This Minecraft World Teaches Kids the Basics of Biochemistry

Enter the crazy block world where some architecture is actually made of protein blocks.

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Nov 1 2015, 3:50pm

Mark Lorch, project lead (left) and Joel Mills, Minecraft in education consultant (right) in lego-brick form. Image: MolCraft

In the world of MolCraft, all is not what it seems. Strange formations populate this Minecraft world: These are actually molecular structures that could allow kids to have fun with Minecraft and learn about biochem at the same time.

Mark Lorch and Joel Mills, researchers from the University of Hull, just released MolCraft (Molecules in Minecraft), a game supported by the Royal Society of Chemistry that aims to teach kids about biochemistry in Minecraft. (The University of Hull site has full instructions for accessing the server, which can be found at molcraft.nitrous.it.)

Lorch told me that the inspiration stemmed from the recent trend in the sciences to use Minecraft as a teaching aid.

"I got tinkering and started to think of ways of incorporating chemical structures into Minecraft," Lorch said. Lorch and Mills tasked a group of biochemistry students to take some molecular structures from a protein data bank and then import then into Minecraft and create a world that would be engaging for young players of the game.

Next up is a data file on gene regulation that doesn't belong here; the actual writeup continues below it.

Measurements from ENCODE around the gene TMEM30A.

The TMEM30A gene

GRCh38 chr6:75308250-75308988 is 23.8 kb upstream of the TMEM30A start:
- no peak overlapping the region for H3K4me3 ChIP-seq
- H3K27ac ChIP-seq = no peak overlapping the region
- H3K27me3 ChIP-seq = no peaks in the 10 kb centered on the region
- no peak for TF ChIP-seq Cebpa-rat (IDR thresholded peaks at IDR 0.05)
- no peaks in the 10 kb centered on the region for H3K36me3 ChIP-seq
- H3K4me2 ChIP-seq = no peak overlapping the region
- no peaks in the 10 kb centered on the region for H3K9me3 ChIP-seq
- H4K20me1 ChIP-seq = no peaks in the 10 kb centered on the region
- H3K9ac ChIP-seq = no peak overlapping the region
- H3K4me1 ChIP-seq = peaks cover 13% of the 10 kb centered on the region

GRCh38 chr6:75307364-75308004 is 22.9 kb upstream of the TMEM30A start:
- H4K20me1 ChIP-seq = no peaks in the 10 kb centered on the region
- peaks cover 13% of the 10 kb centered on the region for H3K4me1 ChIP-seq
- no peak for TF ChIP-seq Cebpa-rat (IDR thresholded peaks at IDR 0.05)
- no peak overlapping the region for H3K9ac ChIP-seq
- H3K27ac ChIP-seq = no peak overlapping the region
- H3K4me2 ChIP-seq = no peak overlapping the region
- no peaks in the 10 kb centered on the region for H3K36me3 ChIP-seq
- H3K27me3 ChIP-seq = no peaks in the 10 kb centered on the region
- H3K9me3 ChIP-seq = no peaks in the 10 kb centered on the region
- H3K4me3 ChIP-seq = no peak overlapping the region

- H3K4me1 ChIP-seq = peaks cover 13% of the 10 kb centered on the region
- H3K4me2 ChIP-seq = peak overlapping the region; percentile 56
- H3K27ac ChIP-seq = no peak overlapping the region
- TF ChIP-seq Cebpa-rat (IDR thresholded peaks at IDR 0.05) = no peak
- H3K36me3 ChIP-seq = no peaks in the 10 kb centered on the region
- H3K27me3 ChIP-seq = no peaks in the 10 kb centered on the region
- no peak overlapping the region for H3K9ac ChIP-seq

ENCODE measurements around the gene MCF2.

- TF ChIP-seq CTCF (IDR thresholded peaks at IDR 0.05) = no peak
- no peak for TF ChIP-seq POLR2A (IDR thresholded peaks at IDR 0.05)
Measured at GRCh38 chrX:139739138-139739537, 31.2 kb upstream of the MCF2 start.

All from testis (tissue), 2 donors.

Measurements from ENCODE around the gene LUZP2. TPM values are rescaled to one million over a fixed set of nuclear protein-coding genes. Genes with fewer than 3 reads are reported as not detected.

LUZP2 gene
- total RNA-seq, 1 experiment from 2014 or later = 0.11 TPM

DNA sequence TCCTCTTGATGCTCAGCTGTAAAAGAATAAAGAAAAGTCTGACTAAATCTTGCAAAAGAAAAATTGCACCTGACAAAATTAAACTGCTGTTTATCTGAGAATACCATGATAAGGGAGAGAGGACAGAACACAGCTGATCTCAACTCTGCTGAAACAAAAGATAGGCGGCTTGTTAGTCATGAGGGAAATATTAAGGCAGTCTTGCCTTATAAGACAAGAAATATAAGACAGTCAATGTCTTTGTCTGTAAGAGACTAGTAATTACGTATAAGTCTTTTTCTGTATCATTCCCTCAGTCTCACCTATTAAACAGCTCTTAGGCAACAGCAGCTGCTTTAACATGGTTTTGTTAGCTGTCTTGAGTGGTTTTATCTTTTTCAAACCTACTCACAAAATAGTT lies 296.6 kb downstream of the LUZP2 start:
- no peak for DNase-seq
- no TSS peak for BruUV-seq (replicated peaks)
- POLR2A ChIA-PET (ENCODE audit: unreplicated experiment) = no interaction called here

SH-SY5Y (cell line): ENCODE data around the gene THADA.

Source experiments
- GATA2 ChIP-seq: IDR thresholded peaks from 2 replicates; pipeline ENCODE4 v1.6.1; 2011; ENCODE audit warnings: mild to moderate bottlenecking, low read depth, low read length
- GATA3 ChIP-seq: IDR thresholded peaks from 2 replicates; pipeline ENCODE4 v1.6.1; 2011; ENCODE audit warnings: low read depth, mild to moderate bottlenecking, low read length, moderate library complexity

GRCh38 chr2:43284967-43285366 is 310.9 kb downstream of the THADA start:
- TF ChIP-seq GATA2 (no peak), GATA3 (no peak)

"They generated this world that was populated with all these structures and then incorporated a scavenger hunt dotted around the world with treasure chests. If they read all the materials, clues, and books, it will help them find those treasure that are around there," said Lorch.

Their game, said Lorch, harks back to Minecraft's exploratory nature, and hopefully encourages people to have a bit more awareness of molecular structures and how they come together to form proteins.

Myoglobin (an iron- and oxygen-binding protein) is reimagined in Minecraft. Image: MolCraft

In the past, Lorch relied on PowerPoint presentations and used various molecular visualization software tools to build, rotate, and present molecular structures to kids. The problem with this software is that it's not really designed for schools or kids. Lorch and Mills found that as children already play Minecraft, it provided a perfect platform on which they could incorporate some educational facts.

"If I do my presentations via Minecraft, I immediately grab [kids'] attention," said Lorch. "They can plonk molecules into something they're already very familiar with."

Next up, the researchers want to allow schools at large in the UK to use their game in their lessons, and incorporate more complex levels.

"Imagine taking a block of wood in Minecraft and breaking it doesn into its chemical elements and reforming it into something new," said Lorch.